Now that American consumers are loaded down with debts (both public and private), it’s apparently the perfect time to saddle them with ever-higher energy prices. Because if there’s one way to get people shopping again, it’s to drastically increase the cost of making, shipping, storing, buying, owning and operating virtually everything.

Meanwhile, official unemployment refuses to duck much below ten percent, and nearly one in five Americans is at best underemployed.

Maybe it has something to do with the fact that American employers have been saddled with unknowable new health care costs. Oh, and that American entrepreneurs are about to get socked with increased taxes and American corporations are penalized with the industrialized world’s second-highest tax rate.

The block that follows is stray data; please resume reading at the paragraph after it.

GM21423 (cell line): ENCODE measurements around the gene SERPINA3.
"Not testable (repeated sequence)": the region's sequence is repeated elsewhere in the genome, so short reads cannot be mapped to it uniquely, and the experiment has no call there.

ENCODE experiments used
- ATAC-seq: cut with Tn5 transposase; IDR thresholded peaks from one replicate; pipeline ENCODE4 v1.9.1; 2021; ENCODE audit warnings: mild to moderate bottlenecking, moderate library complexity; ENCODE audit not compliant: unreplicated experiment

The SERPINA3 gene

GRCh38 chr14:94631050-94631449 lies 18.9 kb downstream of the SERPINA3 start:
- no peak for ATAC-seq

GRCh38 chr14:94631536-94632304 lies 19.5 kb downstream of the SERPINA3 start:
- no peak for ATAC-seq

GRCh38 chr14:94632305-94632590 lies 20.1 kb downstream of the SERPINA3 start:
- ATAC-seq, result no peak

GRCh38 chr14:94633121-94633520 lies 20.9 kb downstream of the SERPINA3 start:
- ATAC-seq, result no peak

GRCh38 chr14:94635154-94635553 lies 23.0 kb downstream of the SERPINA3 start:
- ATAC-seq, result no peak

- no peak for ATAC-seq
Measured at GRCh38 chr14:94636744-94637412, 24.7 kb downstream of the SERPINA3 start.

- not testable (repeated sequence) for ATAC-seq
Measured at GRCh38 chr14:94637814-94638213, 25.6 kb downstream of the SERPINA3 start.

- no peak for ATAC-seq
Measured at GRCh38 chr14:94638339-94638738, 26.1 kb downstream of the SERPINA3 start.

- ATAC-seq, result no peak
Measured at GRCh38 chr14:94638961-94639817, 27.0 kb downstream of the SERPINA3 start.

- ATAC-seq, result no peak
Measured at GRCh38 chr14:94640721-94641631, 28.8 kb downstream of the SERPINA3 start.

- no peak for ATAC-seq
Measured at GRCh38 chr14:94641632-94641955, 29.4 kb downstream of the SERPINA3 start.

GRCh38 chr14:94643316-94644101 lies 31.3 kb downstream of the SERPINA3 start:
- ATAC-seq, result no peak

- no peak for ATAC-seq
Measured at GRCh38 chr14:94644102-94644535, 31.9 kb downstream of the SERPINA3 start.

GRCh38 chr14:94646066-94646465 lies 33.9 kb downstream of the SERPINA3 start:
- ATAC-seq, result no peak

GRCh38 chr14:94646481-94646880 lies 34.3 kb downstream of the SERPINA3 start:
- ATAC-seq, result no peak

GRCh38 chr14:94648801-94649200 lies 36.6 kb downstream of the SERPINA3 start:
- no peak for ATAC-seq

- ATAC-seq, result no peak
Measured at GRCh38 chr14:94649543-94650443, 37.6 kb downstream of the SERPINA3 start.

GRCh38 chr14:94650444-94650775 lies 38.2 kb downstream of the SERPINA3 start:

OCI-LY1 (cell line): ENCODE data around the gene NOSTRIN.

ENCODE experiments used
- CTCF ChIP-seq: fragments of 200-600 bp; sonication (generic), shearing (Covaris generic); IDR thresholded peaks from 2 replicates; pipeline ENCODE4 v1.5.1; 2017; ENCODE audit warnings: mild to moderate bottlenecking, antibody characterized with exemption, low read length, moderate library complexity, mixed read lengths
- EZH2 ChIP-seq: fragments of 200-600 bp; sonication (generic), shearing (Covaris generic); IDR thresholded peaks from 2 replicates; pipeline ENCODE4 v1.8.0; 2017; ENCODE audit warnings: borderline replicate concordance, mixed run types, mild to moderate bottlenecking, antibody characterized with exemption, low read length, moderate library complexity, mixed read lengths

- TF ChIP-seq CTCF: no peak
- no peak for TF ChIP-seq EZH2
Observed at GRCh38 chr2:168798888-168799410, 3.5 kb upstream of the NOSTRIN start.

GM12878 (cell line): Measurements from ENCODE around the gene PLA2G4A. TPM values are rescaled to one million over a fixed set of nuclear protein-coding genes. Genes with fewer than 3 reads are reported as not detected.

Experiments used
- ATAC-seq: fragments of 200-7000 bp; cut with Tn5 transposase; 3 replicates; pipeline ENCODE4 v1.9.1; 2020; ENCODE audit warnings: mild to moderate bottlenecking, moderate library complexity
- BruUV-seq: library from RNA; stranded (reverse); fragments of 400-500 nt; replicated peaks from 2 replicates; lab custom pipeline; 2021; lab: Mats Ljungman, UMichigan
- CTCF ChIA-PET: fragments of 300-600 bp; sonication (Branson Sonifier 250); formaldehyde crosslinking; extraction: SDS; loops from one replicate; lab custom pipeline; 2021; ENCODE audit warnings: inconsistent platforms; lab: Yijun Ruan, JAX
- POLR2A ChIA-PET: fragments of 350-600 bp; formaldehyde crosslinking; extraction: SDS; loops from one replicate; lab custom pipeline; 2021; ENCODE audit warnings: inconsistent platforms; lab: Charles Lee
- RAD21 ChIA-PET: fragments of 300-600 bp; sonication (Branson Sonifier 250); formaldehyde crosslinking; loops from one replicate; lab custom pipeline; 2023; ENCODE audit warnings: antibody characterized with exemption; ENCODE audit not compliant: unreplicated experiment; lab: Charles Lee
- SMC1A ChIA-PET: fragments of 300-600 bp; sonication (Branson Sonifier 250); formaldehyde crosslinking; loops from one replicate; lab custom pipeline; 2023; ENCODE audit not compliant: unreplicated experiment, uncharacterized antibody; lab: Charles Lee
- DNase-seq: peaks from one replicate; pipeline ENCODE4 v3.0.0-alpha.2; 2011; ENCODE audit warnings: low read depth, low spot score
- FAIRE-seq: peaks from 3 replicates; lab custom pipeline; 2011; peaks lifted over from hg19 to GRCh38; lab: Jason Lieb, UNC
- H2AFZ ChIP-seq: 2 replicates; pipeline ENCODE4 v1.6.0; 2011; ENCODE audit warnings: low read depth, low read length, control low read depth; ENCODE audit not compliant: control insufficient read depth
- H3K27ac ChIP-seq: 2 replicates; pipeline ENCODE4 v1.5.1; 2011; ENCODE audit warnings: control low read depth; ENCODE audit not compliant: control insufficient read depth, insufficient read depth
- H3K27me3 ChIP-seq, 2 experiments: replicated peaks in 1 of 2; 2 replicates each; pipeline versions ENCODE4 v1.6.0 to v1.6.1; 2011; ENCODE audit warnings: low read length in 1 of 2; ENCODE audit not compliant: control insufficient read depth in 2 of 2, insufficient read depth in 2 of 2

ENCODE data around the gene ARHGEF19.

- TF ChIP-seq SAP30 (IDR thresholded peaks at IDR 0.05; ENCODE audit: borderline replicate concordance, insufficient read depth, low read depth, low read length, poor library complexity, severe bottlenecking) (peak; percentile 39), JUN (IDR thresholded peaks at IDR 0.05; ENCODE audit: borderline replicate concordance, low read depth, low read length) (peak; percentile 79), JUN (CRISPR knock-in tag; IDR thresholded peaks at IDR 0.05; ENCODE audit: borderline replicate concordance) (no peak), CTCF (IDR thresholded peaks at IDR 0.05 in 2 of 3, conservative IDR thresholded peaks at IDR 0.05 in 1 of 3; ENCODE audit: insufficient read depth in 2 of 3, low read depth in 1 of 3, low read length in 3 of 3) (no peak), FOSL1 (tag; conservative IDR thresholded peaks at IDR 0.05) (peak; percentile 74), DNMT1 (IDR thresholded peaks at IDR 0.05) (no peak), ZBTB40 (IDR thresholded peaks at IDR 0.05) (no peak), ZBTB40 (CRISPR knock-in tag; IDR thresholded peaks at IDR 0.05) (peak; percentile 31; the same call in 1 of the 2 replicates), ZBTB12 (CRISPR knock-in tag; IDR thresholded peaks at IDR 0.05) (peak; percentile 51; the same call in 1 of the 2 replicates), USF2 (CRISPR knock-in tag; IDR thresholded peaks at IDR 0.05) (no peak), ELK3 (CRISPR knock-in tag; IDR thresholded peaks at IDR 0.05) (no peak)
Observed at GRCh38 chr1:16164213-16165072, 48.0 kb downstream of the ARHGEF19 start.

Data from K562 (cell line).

Or maybe it has to do with the First Grand Unification Theory of Sucking, explained on this page almost exactly one year ago. Back then I said the Stimulus was doomed to fail, for three possible reasons:

1. That extra spending means extra taxes which means the whole thing is a wash. (Government spending having some “multiplier” effect unknown to consumer or business spending is a big, fat lie.)

2. That extra spending means extra debt, which drives up interest rates, which chokes off growth.

3. That extra spending means extra money being printed, which means inflation which means any growth is illusory.

Reason 1 seems the most obvious reason for the Stimulus Fail thus far — but the spending binge is yet. And back then I illustrated it with some very funny examples involving the Three Stooges and cute stuff like that, but one year and four days later, I’m not feeling very amusing. Or amused. Why? Because after spending $800 billion we didn’t have to create jobs that never materialized, Obama wants to spend $30 billion more we don’t have to create even more jobs that will never materialize. So please excuse me for not going “Ha!”